I know the end of the second clip includes a promo for some of their study material, but I can say this. Their study material is some of the most in-depth and thorough stuff I have ever seen.  When I got my first copy of Torah Club Volume 4 several years ago, I went through it with a fine tooth comb to look for areas of questionable scholarship or theological issues.  These guys do a great job of providing information as well as the sources that go into their materials and conclusions.  I highly recommend their work to anyone I talk to these days and I always enjoy checking out their new materials.  I currently have a small wishlist going for stuff I haven’t yet managed to purchase.

Here is one last video that talks about some of the deeper Hebraic concepts in the Gospels.  Enjoy.

Categories: Apologetics, Bible Misunderstandings, Bible Thoughts, Christianity, church, Discipleship, Faith, FFOZ, Giving, Gospel, Hebrew, Holy Spirit, Humor, Kingdom, Questions, theology, Truth, Yeshua | Tags: , , , , , , , , , , , , , , , , , | Leave a comment

Harold Camping -Twice Bitten and Still Not Shy

As bad as the storm damage has been to witness this spring (and it has hit areas that I am very familiar with), I am just as concerned with the spiritual damage that folks like Harold Camping have caused with his false prophecies and predictions.  As I previously wrote, May 21, 2011, was not the date of the rapture or judgment or anything else specific in regard to God’s appointed times.  As for his now revised date of October 21, 2011, I will just tell you now that it also does not fall on any of God’s appointed times.  The only thing on the calendar for that date is Simchat Torah, which marks the beginning of a new Torah cycle.  It is hardly an ominous date in God’s previously revealed character.  I am confident to say that Camping’s latest grasp at another straw will prove to be fruitless indeed.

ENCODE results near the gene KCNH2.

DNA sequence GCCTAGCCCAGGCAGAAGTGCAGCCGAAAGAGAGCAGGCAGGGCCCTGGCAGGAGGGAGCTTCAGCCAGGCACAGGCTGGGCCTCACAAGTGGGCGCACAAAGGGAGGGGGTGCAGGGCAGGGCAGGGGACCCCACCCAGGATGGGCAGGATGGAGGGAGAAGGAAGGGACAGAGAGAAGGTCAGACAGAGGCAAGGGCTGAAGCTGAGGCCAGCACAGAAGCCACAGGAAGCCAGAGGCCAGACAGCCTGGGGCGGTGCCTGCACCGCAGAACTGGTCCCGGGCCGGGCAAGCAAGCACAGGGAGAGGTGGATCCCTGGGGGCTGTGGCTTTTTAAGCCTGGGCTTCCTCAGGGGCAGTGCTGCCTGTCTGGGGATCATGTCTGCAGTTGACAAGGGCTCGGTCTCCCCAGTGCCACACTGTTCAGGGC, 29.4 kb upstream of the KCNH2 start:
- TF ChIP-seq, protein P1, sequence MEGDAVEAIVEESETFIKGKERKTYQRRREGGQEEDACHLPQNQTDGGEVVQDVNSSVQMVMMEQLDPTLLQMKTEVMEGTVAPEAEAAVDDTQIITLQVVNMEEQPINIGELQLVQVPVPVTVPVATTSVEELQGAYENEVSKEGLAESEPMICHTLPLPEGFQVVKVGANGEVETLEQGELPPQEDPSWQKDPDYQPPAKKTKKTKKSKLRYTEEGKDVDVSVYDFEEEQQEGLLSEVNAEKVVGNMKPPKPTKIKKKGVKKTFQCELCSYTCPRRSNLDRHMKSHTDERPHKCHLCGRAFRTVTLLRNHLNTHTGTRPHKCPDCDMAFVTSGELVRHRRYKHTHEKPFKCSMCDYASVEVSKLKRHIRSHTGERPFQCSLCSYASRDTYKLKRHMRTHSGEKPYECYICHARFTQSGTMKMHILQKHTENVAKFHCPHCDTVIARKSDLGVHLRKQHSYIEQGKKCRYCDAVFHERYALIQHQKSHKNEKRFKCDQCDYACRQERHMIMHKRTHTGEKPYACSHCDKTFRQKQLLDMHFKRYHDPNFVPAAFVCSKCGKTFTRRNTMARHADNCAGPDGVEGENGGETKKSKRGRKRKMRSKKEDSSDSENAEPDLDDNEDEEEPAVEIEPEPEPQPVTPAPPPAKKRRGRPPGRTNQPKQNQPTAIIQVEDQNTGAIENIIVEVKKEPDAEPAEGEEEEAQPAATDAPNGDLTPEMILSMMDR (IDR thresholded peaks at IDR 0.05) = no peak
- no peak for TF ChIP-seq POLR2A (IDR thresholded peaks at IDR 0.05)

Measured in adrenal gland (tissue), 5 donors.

Word out now is that Camping has resorted to the JW’s defense.  He is trying to claim that the rapture did happen on May 21, but that it was “spiritual.”  This tactic isn’t new; it has been used by false prophets before Camping and it will probably be used by false prophets that are yet to come if the Lord tarries long enough.  I would instead call your attention once again to Scripture:

Then if anyone says to you, ‘Look, here is the Christ!’ or ‘There he is!’ do not believe it. 24For false christs and false prophets will arise and perform great signs and wonders, so as to lead astray, if possible, even the elect. 25See, I have told you beforehand. 26So, if they say to you, ‘Look, he is in the wilderness,’ do not go out. If they say, ‘Look, he is in the inner rooms,’ do not believe it. 27 For as the lightning comes from the east and shines as far as the west, so will be the coming of the Son of Man. 28 Wherever the corpse is, there the vultures will gather.  – Matthew 24:23-28

I have already posted some of my own thoughts regarding the Rapture and you are welcome to peruse them if you like.  Suffice it to say that I am not going to buy in to the predictions of those like Harold Camping.  He has been proven false a second time (once was already enough for me to disregard him).  Don’t put your trust in men; instead you should search God’s Word for yourself and test and try these teachers against the Truth.  Camping has been measured and found wanting.

My prayer is that those who have been deceived by him to this point will awaken and seek the truth.  I noted that the site run by the believer of Camping’s prophecies has not been updated in over a month.  He has had nothing to say since the failure of the “prophet” he believed in has become evident.  I pray that his eyes would be opened now that his false prophet has been exposed.  I pray that for them all, so that the devastation will not continue.  It would seem that Harold Camping has no shame after being prove false.  I highly doubt that the third time in October will be the charm, either for him being right for once or for him admitting he has been wrong all along.